A Moapa Valley education advisory board is pushing for the Clark County School District to allow four rural schools to offer some in-person instruction in August.
The school district announced Monday it’s recommending a distance learning start to the school year. The school board is slated to consider the proposal Tuesday night.
Four Moapa Valley schools are part of CCSD, the nation’s fifth-largest school district. But the valley is a rural area — about 65 miles northeast of Las Vegas — with fewer than 7,000 residents.
The Moapa Valley Community Education Advisory Board says CCSD’s one-size-fits-all approach to reopening school campuses doesn’t fit the community’s needs.
“We live in a community that’s rural,” said Teresa Holzer, an Overton attorney and vice chairwoman of the Moapa Valley Community Education Advisory Board. “It’s not even a suburb.”
School district officials hadn’t responded to a request for a comment as of Tuesday afternoon.
Holzer said Tuesday that she feels Clark County’s rural voice is being lost.
The advisory board — which was created by Nevada Revised Statutes and is subject to open-meeting laws — wants Moapa Valley children to get back to school to keep up their education, and for their mental and emotional well-being, Holzer said. “Our primary concern has been the effect of the school closure on our students and our children.”
Each of Moapa Valley’s schools — Bowler Elementary in Logandale, Perkins Elementary in Moapa, Lyon Middle in Overton and Moapa Valley High in Overton — has created a reopening plan, which was submitted to the school district.
Lyon, for instance, proposes in-person instruction four days a week and distance learning on Fridays. Perkins Elementary, which has about 136 students, wants to provide a full-time, five-day-a-week return to classrooms. Moapa Valley High and Bowler Elementary are proposing a model with a combination of in-person and distance education.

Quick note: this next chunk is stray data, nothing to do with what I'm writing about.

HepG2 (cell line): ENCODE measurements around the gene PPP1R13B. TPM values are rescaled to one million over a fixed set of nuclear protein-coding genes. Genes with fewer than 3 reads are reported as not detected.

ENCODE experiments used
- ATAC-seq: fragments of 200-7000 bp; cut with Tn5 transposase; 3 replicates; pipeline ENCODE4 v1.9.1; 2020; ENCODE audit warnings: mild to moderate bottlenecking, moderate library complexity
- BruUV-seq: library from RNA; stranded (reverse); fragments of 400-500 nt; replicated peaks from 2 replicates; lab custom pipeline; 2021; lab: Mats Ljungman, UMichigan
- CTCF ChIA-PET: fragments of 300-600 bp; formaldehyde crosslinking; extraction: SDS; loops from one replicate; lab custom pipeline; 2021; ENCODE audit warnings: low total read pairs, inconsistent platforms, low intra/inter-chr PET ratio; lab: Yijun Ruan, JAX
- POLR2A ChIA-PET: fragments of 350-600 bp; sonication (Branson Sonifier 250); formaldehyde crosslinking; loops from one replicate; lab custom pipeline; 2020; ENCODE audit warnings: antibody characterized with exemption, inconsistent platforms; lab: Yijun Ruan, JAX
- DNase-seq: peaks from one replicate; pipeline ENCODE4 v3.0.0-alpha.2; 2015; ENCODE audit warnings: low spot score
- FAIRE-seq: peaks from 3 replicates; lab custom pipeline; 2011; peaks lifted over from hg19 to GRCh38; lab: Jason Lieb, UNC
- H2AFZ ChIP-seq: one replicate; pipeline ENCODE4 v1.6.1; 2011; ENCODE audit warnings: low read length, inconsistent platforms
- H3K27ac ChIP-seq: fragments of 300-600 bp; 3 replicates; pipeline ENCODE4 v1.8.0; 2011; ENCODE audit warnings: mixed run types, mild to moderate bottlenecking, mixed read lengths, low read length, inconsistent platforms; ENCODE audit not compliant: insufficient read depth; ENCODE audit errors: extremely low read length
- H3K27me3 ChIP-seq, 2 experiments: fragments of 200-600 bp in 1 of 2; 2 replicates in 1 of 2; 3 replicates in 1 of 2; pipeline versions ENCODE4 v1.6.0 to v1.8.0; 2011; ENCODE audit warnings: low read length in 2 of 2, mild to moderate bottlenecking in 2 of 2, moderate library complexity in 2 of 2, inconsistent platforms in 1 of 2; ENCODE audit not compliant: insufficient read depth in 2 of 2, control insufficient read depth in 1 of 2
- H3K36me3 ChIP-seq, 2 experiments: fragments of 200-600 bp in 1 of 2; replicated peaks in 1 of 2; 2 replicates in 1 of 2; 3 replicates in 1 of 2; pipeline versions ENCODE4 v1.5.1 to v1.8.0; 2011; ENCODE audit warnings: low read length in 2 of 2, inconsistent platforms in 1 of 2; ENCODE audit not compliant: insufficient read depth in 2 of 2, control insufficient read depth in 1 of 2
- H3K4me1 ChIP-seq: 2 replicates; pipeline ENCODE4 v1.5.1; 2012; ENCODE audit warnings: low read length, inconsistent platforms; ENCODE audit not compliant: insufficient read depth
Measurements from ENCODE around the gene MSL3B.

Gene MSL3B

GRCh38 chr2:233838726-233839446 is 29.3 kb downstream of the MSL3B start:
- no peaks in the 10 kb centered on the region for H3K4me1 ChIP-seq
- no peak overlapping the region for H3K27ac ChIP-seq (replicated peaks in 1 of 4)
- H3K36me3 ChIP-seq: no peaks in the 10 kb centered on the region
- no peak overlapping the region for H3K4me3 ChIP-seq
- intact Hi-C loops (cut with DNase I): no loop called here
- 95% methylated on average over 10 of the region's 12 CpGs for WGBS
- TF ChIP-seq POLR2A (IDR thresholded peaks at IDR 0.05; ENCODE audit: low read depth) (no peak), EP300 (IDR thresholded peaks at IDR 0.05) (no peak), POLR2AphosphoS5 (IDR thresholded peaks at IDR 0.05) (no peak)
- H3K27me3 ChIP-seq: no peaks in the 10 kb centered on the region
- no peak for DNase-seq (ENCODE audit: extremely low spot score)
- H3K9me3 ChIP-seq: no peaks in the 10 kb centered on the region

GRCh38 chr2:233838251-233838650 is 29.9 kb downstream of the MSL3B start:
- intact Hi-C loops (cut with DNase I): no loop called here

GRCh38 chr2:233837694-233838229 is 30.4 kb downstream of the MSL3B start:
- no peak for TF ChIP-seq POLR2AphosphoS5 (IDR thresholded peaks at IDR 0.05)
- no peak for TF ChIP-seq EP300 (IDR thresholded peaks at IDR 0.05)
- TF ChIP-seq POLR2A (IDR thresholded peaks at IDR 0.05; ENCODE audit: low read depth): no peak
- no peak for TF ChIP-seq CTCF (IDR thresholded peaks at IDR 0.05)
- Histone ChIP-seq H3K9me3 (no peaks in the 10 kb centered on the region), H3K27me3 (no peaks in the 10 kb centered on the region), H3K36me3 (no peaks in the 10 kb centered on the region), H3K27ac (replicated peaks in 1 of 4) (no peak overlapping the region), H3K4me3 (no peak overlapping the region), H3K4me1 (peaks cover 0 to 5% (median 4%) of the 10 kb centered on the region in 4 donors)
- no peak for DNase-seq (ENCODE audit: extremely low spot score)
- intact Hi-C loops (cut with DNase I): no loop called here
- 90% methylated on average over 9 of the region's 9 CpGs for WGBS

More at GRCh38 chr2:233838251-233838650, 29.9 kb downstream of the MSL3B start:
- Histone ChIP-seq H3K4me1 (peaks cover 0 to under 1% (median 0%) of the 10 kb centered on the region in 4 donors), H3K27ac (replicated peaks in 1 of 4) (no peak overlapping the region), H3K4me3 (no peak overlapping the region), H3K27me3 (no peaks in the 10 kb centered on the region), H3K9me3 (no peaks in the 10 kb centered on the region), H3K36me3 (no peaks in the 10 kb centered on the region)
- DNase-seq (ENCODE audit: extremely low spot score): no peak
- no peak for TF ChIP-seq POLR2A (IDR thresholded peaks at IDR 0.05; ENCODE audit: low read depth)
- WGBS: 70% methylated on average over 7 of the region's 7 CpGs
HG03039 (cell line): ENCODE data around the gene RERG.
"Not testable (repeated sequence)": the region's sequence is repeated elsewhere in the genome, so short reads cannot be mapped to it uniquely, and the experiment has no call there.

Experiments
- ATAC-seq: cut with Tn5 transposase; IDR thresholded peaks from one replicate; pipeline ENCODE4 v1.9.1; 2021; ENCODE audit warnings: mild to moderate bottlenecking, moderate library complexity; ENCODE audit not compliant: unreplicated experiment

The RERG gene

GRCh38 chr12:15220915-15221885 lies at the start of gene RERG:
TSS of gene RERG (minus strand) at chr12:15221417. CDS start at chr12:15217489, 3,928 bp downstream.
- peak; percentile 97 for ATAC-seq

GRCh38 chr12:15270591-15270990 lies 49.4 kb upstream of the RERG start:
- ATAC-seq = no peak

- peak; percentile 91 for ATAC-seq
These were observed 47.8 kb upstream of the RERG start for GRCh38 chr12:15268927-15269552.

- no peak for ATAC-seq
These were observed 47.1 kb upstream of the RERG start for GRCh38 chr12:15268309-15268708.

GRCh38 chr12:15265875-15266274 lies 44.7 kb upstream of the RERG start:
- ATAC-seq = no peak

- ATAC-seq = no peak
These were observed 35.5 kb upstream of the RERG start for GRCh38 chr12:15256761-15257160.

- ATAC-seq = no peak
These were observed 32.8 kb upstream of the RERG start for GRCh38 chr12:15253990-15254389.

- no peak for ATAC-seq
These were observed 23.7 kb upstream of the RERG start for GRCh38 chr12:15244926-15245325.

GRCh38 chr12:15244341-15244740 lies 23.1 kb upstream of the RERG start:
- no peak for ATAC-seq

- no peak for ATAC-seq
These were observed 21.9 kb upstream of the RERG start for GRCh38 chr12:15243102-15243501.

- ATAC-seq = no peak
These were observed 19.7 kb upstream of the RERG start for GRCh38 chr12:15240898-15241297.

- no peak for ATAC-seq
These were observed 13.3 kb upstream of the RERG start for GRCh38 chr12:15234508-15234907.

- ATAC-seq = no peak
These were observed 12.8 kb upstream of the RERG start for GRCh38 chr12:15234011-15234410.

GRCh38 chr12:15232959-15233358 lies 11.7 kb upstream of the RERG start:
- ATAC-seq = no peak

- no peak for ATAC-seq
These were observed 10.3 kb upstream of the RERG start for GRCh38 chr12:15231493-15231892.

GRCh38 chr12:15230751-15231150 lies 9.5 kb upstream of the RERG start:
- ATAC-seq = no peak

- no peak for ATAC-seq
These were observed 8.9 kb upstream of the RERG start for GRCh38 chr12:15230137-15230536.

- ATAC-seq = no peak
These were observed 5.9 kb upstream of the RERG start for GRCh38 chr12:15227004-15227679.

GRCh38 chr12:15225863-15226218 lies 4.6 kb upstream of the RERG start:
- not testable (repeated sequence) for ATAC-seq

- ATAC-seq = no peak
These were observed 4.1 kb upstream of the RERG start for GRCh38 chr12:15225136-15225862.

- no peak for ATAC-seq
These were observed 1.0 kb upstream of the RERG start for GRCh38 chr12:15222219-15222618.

Holzer — who has two children, ages 16 and 17 — said she’s disturbed by the district’s proposal to consider starting the school year with fully distance learning. She said she doesn’t think it is acting in the best interest of children — especially those who live in rural communities.
“Why can’t the rural communities open up their schools even if they’re part of Clark County School District?” she said.
The Moapa Valley advisory board sent a letter June 29 to Gov. Steve Sisolak and sent copies to CCSD Superintendent Jesus Jara and the Nevada Department of Education. The letter asks leaders to allow rural schools the autonomy to safely bring back their students to school while complying with state guidelines.
Holzer said that Sisolak’s office acknowledged receipt of the letter but that the advisory board hasn’t received a formal response.
She said the advisory board plans to follow up with district and state officials.
“We can safely go back to school here,” Holzer said.
The Moapa Valley board is slated to meet at 9:30 a.m. Friday to consider next steps. Members of the public can attend via Zoom or in person — wearing a mask is required — at Old Logandale School Historical and Cultural Society, 3011 N. Moapa Valley Blvd. in Logandale.
In its June letter to Sisolak, the board wrote there is no rural representation on CCSD’s school reopening working group. And it noted there had been only six COVID-19 cases in Moapa Valley — none of which resulted in hospitalization or death.
The Southern Nevada Health District’s website shows 12 COVID-19 cases in the Moapa Valley’s 89021 ZIP code and nine in the 89040 ZIP code, as of Tuesday.
Moapa Valley schools have significantly fewer students than their Las Vegas-area counterparts and can “easily comply with social distancing guidelines while in school,” the advisory board wrote in the letter to Sisolak.
The largest Moapa Valley school campus, Bowler Elementary, has about 670 students. Moapa Valley High School has 577, Holzer said — far fewer than Las Vegas-area high schools, which typically have more than 3,000.